Magazine article The Spectator

Inspired by Bach

Magazine article The Spectator

Inspired by Bach

Article excerpt

It appears that J.S. Bach's music is to theatre-dance what whipped cream is to chocolate. Masterworks such as Trisha Brown's MO, George Balanchine's Concerto Barocco and a plethora of less-known, though equally acclaimed compositions owe a great deal to the giant of baroque music. Wayne McGregor is the most recent addition to this illustrious roster of successful Bach-inspired dance-makers with Tetractys -The Art of Fugue, which world-premiered last Friday.

Set, as the title implies, to Michael Berkeley's orchestration of The Art of Fugue, played on the piano by Kate Shipway, the new work stands out for the intensity of the dialogue between music and dance. Linear beauty dominates a majestic series of trios, quartets and duos, which materialise out of the darkness in line with the developments in the score. The choreography, in which elements of McGregor's known style are mixed with formulae that are not so typical of his vocabulary, is perfectly encased in Lucy Carter's lighting shades, which, in turn, provide the background to Tauba Auerbach's costumes and sets.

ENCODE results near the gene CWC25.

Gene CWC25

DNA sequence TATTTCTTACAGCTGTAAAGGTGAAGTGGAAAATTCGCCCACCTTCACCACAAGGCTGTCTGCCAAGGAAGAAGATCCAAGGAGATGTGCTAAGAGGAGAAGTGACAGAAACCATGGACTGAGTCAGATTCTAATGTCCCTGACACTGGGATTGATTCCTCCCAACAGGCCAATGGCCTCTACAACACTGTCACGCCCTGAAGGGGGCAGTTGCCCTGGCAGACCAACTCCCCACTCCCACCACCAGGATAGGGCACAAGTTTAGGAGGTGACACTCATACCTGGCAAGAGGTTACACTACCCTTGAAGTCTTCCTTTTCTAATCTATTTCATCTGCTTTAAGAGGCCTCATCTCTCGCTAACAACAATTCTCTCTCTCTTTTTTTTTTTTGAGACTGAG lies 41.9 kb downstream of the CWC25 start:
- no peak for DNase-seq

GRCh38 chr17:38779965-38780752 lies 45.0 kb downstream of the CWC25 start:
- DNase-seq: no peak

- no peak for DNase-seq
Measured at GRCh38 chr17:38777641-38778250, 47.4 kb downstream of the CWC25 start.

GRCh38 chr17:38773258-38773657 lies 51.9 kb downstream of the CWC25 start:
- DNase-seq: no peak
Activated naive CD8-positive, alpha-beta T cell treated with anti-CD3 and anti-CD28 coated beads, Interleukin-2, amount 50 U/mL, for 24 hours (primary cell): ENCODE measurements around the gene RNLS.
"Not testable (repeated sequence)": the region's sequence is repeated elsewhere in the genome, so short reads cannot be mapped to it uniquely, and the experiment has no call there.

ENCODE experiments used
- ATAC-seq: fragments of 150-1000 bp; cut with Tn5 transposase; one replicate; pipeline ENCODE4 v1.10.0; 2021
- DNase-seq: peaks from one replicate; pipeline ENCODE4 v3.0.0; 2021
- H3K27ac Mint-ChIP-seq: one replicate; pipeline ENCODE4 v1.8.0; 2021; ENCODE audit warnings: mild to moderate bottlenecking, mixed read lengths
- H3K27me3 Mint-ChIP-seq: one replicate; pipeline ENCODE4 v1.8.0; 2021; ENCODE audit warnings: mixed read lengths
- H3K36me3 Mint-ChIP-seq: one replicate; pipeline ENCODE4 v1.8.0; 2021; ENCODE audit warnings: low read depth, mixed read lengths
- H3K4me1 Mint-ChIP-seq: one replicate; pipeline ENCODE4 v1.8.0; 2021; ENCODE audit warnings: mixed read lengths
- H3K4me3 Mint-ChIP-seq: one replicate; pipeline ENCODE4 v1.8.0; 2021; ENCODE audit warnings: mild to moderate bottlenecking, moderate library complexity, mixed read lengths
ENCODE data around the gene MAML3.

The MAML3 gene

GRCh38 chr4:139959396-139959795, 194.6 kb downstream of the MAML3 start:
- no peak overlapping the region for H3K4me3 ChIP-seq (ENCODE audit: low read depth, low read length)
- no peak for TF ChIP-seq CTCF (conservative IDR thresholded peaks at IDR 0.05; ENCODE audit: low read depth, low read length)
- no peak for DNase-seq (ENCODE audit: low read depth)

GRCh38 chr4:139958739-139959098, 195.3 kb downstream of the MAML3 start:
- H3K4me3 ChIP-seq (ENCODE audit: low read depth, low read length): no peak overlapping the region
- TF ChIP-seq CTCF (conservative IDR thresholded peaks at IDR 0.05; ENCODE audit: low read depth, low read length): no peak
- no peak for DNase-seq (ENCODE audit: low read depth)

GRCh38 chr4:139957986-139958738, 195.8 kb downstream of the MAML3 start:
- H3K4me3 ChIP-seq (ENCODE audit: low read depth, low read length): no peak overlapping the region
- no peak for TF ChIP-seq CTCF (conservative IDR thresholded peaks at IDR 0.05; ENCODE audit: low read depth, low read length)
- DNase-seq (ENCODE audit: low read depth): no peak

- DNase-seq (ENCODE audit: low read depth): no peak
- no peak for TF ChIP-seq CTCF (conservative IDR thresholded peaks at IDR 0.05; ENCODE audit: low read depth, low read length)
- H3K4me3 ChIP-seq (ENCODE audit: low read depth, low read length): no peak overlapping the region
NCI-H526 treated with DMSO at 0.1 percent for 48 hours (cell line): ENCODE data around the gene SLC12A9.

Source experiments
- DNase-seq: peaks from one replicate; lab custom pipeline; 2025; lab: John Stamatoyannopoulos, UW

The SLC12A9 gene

Both McGregor and Auerbach focused on Bach's well-known use of symmetries.

Yet each responded differently: the choreographer with ideas that moved from the classic dance idiom in its purest form to more unconventional and less linear readings; the designer, with pastel-toned colour blocks for the costumes and lighting installations that come to life in line with the music, creating shapes and patterns that reflect and highlight the score's geometries. Their efforts thus blend seamlessly.

The designs are never invasive, and the dance, with its shifts from linear simplicity to quirky-looking, appropriately neobaroque inventions, remains constantly at the forefront, splendidly executed by 12 of the Royal Ballet's best artists. Among them was the newly acquired star Natalia Osipova, whose Giselle sent ripples of both approval and disapproval through ballet-goers and balletomanes earlier in the season. …

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